9. The Secret at Gateside Drive
It’s summer, birthday party season. Nancy dresses as a pool boy to gain access to Cindy Elton’s property. Peering through the Cyperus papyrus, she observes her classmates cannonballing into the water. On a notepad she records names, styles/colors of bathing suits, and number of times each laughs over a three-minute period. Casually strolling to the gift table, she drops off a wrapped homemade fingerprint-dusting kit before idly netting leaves at the shallow end. Her mustache itches. “Nancy, if I’d wanted you here, I’d have invited you.” Cindy’s braces flash like switchblades in the sunlight. Sue-Beth Powers, red two-piece, frequent laugher, floats by on an inflatable shark. “Yeah, Nancy, get a clue.”
31. The Riddle of the Missing Husband
The camping trip over Independence Day weekend only becomes awkward at nightfall, when the three couples pair off to stake their tents while Nancy and Ed unroll blankets on opposite sides of the firepit. “Okay there, Sport?” Will yells to Nancy, who replies, “A-okay.” It’s a puzzle why her college friends gave her this nickname. It began sometime before Will broke up with her to marry Margot, but after she lost Dicky to Ann, then Sheldon to Gloria. She’s mulling this over when fireworks explode across the lake. At the same time, Ed passes her his beer, their hands brushing. Ed, whom Gloria left at the altar and whom the others call “Chum.” Ed, who’s only ever called her Nancy, or Nancy darling, as he’s doing now, while everything around her is suddenly illuminated.
54. The Trouble in the Empty Field
With the last school forms Nancy will ever complete for the twins, her pen hovers over the bottom line where she’s to finally describe herself. For years she’d just written Mother. Once she tried Homemaker, an unsatisfying word. Beyond her clients and Captain McPherson, only Ed knows she is a private investigator. Nancy is actually many things—master dahlia grower, horsewoman, inventor of the neighborhood’s popular crockpot White Russian—but she’s not a blabbermouth. Another crime pulls her away from her desk for a week. When she returns to the paperwork, she finds it completed by Laura. At the end, her eldest (by two minutes) has revealed everything she knows of her mother while keeping her hidden in plain sight: “Nancy Drew Surveyor.”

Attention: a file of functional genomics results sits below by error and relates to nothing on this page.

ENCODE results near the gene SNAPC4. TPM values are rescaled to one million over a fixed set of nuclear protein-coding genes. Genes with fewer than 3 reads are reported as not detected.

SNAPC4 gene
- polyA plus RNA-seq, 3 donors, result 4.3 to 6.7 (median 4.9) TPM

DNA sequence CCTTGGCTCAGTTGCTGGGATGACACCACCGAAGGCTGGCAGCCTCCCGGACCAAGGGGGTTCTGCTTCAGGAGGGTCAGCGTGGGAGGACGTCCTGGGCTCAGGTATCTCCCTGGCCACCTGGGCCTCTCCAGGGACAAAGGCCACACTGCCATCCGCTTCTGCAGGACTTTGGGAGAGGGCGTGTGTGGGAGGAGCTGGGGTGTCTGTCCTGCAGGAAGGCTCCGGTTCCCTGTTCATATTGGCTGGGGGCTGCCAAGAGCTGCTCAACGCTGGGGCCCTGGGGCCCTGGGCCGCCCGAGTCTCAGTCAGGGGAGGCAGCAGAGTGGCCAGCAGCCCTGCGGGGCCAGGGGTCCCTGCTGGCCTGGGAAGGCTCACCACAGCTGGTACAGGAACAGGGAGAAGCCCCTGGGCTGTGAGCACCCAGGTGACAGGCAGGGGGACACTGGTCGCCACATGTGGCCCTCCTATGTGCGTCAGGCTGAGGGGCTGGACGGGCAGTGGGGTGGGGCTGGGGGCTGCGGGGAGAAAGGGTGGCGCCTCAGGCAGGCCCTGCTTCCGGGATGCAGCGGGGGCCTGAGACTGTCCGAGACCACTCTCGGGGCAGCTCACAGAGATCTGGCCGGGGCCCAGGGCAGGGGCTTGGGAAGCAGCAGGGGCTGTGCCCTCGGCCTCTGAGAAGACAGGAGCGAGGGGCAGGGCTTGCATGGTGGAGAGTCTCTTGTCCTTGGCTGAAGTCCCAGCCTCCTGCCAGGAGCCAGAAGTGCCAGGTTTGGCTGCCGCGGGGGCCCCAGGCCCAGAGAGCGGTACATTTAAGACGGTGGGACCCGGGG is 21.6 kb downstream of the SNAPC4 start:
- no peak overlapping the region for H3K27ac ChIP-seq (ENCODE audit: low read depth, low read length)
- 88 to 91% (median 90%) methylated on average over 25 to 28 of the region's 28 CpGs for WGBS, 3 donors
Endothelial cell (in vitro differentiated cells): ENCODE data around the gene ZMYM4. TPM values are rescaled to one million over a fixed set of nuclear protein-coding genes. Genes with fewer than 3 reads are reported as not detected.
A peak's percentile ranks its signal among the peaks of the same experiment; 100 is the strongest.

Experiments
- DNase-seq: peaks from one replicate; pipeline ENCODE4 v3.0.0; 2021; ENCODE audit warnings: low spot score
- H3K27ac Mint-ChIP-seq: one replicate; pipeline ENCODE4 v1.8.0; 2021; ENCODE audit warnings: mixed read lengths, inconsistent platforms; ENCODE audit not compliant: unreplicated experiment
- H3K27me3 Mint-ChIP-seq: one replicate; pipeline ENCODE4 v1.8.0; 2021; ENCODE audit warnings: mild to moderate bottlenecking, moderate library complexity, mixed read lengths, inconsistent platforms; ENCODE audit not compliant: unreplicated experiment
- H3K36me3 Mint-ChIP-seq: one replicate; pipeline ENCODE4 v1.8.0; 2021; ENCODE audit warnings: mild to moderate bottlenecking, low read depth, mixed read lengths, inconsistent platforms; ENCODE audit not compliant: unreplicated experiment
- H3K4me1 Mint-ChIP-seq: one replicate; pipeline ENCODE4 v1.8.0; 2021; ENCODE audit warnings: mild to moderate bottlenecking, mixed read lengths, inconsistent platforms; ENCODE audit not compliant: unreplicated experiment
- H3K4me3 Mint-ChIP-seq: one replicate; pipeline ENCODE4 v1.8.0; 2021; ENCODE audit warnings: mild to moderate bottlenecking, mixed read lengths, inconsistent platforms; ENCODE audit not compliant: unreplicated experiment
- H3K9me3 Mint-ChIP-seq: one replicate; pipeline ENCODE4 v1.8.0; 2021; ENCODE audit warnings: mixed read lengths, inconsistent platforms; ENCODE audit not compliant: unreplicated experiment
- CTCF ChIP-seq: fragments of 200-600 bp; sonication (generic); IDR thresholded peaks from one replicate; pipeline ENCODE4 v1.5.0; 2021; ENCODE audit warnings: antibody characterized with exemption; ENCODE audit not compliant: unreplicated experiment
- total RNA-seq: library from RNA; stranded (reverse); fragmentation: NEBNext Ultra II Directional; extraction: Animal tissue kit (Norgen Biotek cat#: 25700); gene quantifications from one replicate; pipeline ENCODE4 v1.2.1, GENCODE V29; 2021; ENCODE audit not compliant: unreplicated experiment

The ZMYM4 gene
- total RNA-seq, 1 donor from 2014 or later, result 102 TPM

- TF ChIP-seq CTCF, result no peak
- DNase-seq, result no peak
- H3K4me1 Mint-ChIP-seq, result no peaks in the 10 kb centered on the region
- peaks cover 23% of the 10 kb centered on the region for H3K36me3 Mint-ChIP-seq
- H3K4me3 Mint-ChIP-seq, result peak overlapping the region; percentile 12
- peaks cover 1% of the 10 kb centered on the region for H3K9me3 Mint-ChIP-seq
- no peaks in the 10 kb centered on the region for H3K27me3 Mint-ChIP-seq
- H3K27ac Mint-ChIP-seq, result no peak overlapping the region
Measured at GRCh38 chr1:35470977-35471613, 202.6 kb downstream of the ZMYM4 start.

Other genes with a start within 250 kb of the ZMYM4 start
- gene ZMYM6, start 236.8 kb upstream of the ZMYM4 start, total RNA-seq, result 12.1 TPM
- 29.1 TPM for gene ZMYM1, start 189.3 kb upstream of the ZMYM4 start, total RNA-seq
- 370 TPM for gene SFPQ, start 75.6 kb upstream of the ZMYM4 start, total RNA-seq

87. The Case of the Home Health Nurse
Nancy peers from her bedside window as Matilda is led to the police car. She’d dreaded the nurse’s cold sponge baths and even frostier replies when Nancy asked her to please not shut off the lights when she was reading her mysteries. But then Matilda turned the mattress, with Nancy begging her to stop, crying that she liked the side with Ed’s imprint still in it. “Nancy, don’t be a baby,” Matilda had shouted. Who says that to an old woman? Nancy’s daughters missed the signs. The bruises on her arms. But today Dora immediately found the pearl necklace spilling out of Matilda’s medical case. If you can’t get them for the crime they committed, nail them on something else. The police chief taught Nancy that. Everything else she discovered on her own.
Lynn Mundell’s work has been published in SmokeLong Quarterly, Five Points, Tin House, and elsewhere, placed in the Wigleaf Top 50 Very Short Fictions short and long lists between 2017 and 2020, and earned first in the 2019 Lascaux Prize in Creative Nonfiction. She lives with her family in the Bay Area, where she co-edits 100 Word Story. Follow her on Twitter at @lynnfmundell.